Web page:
Several factors prompted us to make this decision: pandemic and closed borders, reduced demand for goods and services of our borrower-companies, agreements cancelation. All this means that neither borrower-companies nor Monethera can fulfill our obligations to you.
Monethera, March 27th
Later edit: In retrospect, Monethera was just preparing for a market exit. It filed for insolvency and it appears the company has no assets to repay back investors, including me.
The situation is dire, indeed.
Neo Finance issued on March 18th a statement most investors wouldn’t be happy with, but necessary. They’re taking a few good measures to prevent a meltdown:
- As required by law, they’re arranging a credit leave of 3-6 months for borrowers that can’t pay their loans due to coronavirus
- Loan applications for refinancing other loans are temporarily suspended, and 20% of the riskier C-rated loans applications will be rejected, to lower the overall risk of their loan book; also, the maximum amount to be borrowed is decreased
- They’re reducing advertising costs and start reducing their operational costs, so their current funds last longer
They’re all good measures, and I like the way Neo Finance prepares for worst-case scenarios. They’re a good example for all other p2p lending platforms in the Baltics.
Mintos prepared a long blog article with statements from most of their loan originators, saying everything is fine. They’re still in the denial phase, although reality started to hit them with licenses revoked for different loan originators and delayed payments.
Wisefund decided it’s a good moment to expand their operations, and issued a statement saying they’re willing to support businesses affected by coronavirus and provide them with loans.
Grupeer finally decided on March 27th that the situation gets worse and they need to take action. 4 days later, they were saying they had to suspend indefinitely all payments to investors, due to coronavirus crisis.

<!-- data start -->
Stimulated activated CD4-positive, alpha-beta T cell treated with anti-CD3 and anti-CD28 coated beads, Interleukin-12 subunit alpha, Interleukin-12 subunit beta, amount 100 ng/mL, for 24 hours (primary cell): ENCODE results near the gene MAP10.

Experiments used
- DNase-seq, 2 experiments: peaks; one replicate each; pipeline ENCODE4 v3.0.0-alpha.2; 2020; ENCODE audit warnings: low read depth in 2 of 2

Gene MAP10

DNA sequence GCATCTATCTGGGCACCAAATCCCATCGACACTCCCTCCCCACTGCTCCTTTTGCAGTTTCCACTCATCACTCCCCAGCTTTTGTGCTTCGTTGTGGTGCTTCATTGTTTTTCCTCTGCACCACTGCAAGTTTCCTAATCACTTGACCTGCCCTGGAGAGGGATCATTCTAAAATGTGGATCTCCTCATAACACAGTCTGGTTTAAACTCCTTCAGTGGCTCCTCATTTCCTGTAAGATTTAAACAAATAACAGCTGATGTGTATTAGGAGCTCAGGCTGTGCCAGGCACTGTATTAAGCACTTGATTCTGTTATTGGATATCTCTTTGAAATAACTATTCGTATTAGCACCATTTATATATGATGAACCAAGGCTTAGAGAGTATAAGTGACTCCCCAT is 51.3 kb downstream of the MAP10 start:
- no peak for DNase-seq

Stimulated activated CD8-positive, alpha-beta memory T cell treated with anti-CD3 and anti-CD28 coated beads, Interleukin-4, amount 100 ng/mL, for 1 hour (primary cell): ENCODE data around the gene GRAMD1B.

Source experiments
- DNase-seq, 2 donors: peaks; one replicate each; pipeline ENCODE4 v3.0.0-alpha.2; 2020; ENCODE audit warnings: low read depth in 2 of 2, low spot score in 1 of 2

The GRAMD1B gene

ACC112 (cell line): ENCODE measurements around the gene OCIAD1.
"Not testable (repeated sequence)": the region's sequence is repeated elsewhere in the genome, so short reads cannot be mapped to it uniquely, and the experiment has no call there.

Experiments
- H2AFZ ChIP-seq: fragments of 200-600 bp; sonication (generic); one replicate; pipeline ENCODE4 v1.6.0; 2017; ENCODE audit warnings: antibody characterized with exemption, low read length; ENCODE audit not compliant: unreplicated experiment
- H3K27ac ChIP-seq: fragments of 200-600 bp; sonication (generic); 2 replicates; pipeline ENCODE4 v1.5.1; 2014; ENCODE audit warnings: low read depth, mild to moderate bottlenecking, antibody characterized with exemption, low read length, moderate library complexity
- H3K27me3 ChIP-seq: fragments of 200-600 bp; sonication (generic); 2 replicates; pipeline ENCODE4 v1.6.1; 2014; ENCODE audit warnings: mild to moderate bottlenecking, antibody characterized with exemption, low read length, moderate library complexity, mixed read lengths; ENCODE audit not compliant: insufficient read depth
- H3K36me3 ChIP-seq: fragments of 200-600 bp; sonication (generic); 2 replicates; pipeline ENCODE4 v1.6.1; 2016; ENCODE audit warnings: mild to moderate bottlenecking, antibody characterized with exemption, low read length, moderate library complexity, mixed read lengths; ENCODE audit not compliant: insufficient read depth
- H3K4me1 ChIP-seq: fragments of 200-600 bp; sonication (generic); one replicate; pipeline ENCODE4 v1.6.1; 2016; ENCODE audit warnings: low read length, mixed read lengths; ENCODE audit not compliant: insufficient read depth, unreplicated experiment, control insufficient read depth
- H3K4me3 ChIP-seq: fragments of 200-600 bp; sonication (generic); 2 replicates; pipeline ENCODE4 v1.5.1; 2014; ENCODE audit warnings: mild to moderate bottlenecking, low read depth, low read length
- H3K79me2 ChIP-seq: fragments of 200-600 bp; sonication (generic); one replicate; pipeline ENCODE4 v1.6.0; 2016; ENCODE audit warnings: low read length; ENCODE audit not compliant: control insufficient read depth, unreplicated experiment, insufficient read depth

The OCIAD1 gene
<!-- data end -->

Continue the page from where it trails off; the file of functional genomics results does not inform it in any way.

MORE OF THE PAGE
Later edit: It turns out Grupeer's accounts were suspended due to suspicions of money laundering and 9 months ago nothing's changed, besides a few more updates from Grupeer saying everything will be fine.
Crowdestor sent an email to their investors on March 25th saying they can’t file borrowers for insolvency until September 1st, and they decided to postpone the payment on most of their projects until June.
A few UK platforms suspended or delayed withdrawals: Assetz Capital, Ratesetter, Octopus Choice. Linked Finance, from Ireland, applied a 2-month payment break to all tourist-related loans. Ablrate and Crowd2fund said they’ll help businesses to access government support. October, from France, asked investors to vote for a 3-month freeze on any capital repayments.
Meanwhile, most of the Baltics p2p lending platforms still think everything’s fine and reality is slowly hitting them.
The future of money
This is a book I’m planning to read soon, on the future of world currencies, and the title sums up my worries.
A few things I know so far:
- Part of the payments I’ve been expecting on my consumer loan investments might be delayed for 1,3,6, an undefined number of months
- If the current coronavirus crisis continues, I’ll feel sorry for all the p2p business loans I’ve been investing in, as most likely many of the businesses I’ve invested in won’t survive
- The property-based loans I’ve invested in might also prove not so safe when property prices will drop below the loan costs
- I won’t be adding any new more funds to my p2p lending portfolio, as I’m betting all my new financial resources on the stock market
I’m not panicking, and I’ll take this as a learning opportunity. This is the first financial crisis I’m passing as an investor, and the chances of me making mistakes are high. I might rush too quickly to the stock market, although I’m lucky I don’t have too much cash at hand to do this, so I’ll keep investing small amounts from my paycheck each month. Hopefully, this would be enough to prevent me from making rushed decisions.
I might also move around some of my p2p lending funds to Mintos, take advantage of the new panic, and buy as many 20% discounted loans on the secondary market as I can.
Meanwhile, I’m working from home. At the same time, around 20,000 Orthodox priests in Romania are spreading disease by offering the Holy Communion using the same spoon. Spreading disease with a spoon. What a world we live in!